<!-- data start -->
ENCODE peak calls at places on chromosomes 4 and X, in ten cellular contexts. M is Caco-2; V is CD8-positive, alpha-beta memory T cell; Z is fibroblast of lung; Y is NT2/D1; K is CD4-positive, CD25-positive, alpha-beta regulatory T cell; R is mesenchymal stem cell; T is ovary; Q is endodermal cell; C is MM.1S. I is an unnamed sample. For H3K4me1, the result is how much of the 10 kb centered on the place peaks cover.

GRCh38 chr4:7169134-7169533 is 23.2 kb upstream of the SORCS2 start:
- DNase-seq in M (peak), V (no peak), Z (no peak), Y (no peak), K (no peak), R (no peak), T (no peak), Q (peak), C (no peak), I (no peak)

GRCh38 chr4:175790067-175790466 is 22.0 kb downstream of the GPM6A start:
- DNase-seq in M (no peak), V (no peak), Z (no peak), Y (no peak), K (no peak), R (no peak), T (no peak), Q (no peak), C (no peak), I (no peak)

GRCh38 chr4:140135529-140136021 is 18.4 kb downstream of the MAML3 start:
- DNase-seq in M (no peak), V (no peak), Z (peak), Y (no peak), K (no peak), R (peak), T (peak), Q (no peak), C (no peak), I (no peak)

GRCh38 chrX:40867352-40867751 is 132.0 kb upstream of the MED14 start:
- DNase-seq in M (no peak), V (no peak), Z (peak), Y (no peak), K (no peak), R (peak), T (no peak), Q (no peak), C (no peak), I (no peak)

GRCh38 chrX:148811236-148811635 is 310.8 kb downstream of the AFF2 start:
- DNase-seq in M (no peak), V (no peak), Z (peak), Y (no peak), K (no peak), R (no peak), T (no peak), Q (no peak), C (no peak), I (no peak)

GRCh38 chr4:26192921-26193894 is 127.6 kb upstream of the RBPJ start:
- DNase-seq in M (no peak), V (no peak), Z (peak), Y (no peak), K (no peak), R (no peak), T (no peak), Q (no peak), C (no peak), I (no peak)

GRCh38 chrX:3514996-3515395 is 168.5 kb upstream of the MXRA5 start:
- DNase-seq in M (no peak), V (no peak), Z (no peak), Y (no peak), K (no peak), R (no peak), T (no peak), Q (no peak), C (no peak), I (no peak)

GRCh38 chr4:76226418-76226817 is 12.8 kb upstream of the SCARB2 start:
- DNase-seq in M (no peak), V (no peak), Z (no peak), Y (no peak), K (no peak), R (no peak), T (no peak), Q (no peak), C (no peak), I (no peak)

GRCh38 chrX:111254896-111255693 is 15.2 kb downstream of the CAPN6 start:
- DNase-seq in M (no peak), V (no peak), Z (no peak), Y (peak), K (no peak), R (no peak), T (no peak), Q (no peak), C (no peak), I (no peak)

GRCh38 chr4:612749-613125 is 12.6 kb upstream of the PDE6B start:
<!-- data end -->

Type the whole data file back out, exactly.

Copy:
ENCODE peak calls at places on chromosomes 4 and X, in ten cellular contexts. M is Caco-2; V is CD8-positive, alpha-beta memory T cell; Z is fibroblast of lung; Y is NT2/D1; K is CD4-positive, CD25-positive, alpha-beta regulatory T cell; R is mesenchymal stem cell; T is ovary; Q is endodermal cell; C is MM.1S. I is an unnamed sample. For H3K4me1, the result is how much of the 10 kb centered on the place peaks cover.

GRCh38 chr4:7169134-7169533 is 23.2 kb upstream of the SORCS2 start:
- DNase-seq in M (peak), V (no peak), Z (no peak), Y (no peak), K (no peak), R (no peak), T (no peak), Q (peak), C (no peak), I (no peak)

GRCh38 chr4:175790067-175790466 is 22.0 kb downstream of the GPM6A start:
- DNase-seq in M (no peak), V (no peak), Z (no peak), Y (no peak), K (no peak), R (no peak), T (no peak), Q (no peak), C (no peak), I (no peak)

GRCh38 chr4:140135529-140136021 is 18.4 kb downstream of the MAML3 start:
- DNase-seq in M (no peak), V (no peak), Z (peak), Y (no peak), K (no peak), R (peak), T (peak), Q (no peak), C (no peak), I (no peak)

GRCh38 chrX:40867352-40867751 is 132.0 kb upstream of the MED14 start:
- DNase-seq in M (no peak), V (no peak), Z (peak), Y (no peak), K (no peak), R (peak), T (no peak), Q (no peak), C (no peak), I (no peak)

GRCh38 chrX:148811236-148811635 is 310.8 kb downstream of the AFF2 start:
- DNase-seq in M (no peak), V (no peak), Z (peak), Y (no peak), K (no peak), R (no peak), T (no peak), Q (no peak), C (no peak), I (no peak)

GRCh38 chr4:26192921-26193894 is 127.6 kb upstream of the RBPJ start:
- DNase-seq in M (no peak), V (no peak), Z (peak), Y (no peak), K (no peak), R (no peak), T (no peak), Q (no peak), C (no peak), I (no peak)

GRCh38 chrX:3514996-3515395 is 168.5 kb upstream of the MXRA5 start:
- DNase-seq in M (no peak), V (no peak), Z (no peak), Y (no peak), K (no peak), R (no peak), T (no peak), Q (no peak), C (no peak), I (no peak)

GRCh38 chr4:76226418-76226817 is 12.8 kb upstream of the SCARB2 start:
- DNase-seq in M (no peak), V (no peak), Z (no peak), Y (no peak), K (no peak), R (no peak), T (no peak), Q (no peak), C (no peak), I (no peak)

GRCh38 chrX:111254896-111255693 is 15.2 kb downstream of the CAPN6 start:
- DNase-seq in M (no peak), V (no peak), Z (no peak), Y (peak), K (no peak), R (no peak), T (no peak), Q (no peak), C (no peak), I (no peak)

GRCh38 chr4:612749-613125 is 12.6 kb upstream of the PDE6B start: